Twelve Chinese miners trapped after an explosion in a gold mine a week ago are still alive, rescuers said.
Chinese state media reported the workers managed to send a note saying “don’t stop trying to reach us” to rescuers seven days after the accident.
22 miners were trapped at the Hushan mine near Yantai in Shandong province in eastern China on 10 January after an explosion damaged the exit and the communications system of the mine, which was still under construction.
The fate of 10 miners after the explosion remains unclear.
According to state media, rescuers managed to make contact with some of the miners through a narrow shaft.
They felt pulling on ropes they lowered into the mine and later sent food, medicine, paper and pencils into the hole.
The 12 miners reportedly also asked for more medicine, including pain killers and anti-inflammatory drugs, as well as medical tape for the injured.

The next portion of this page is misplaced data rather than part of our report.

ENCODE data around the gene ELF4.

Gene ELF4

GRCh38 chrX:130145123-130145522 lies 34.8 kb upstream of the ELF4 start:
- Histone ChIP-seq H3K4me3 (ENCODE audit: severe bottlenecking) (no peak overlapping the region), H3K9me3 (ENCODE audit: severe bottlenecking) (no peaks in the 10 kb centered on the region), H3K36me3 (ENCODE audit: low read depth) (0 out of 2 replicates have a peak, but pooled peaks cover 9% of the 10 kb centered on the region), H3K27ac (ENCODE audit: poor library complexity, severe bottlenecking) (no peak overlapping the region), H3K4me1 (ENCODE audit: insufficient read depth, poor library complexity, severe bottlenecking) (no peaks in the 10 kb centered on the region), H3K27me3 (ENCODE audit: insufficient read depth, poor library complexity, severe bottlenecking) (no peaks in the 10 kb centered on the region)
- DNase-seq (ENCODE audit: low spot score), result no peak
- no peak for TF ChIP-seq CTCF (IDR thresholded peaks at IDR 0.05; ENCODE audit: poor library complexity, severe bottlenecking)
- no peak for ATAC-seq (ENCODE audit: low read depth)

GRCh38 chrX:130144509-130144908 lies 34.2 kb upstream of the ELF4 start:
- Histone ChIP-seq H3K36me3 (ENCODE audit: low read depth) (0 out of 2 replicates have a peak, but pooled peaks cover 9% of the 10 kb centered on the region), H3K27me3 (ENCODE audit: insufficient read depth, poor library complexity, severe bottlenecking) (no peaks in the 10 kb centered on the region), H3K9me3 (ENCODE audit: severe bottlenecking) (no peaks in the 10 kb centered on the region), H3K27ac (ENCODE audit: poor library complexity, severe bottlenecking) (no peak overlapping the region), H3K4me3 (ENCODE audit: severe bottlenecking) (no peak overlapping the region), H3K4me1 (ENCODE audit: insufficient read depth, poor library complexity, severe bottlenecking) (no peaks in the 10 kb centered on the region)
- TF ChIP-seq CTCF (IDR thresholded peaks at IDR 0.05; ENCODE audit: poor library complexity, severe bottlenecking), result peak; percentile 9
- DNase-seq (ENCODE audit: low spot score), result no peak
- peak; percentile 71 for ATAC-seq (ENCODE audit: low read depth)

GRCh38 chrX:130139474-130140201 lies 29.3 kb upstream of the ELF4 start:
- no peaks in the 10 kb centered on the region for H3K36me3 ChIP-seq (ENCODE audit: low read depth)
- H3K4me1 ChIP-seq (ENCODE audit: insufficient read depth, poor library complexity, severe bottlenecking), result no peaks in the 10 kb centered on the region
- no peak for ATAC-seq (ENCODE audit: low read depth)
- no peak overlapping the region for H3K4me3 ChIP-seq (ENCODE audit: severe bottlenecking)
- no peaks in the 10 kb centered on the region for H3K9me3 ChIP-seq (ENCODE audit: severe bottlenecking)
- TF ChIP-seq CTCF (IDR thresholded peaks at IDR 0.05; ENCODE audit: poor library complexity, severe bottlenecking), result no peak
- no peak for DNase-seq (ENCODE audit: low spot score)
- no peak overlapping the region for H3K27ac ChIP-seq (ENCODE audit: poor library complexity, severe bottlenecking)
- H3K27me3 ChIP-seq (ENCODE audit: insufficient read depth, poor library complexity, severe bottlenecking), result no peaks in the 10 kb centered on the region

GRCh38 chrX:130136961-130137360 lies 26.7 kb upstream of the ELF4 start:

They also said there were high levels of underground water.
Initially, it took more than a day for the accident to be reported, meaning rescue teams lost precious time to start their attempt to reach the miners.
Both the local Communist Party secretary and mayor have been sacked because of this 30-hour delay.
Mining accidents in China are not uncommon and are often due to poorly enforced safety regulations.
In December last year, 23 miners died after a carbon monoxide leak at a coal mine.
In September, 16 workers were killed at another mine on the outskirts of Chongqing when a conveyor belt caught fire, producing high levels of carbon monoxide.
In December 2019, an explosion at a coal mine in Guizhou province, south-west China, killed at least 14 people.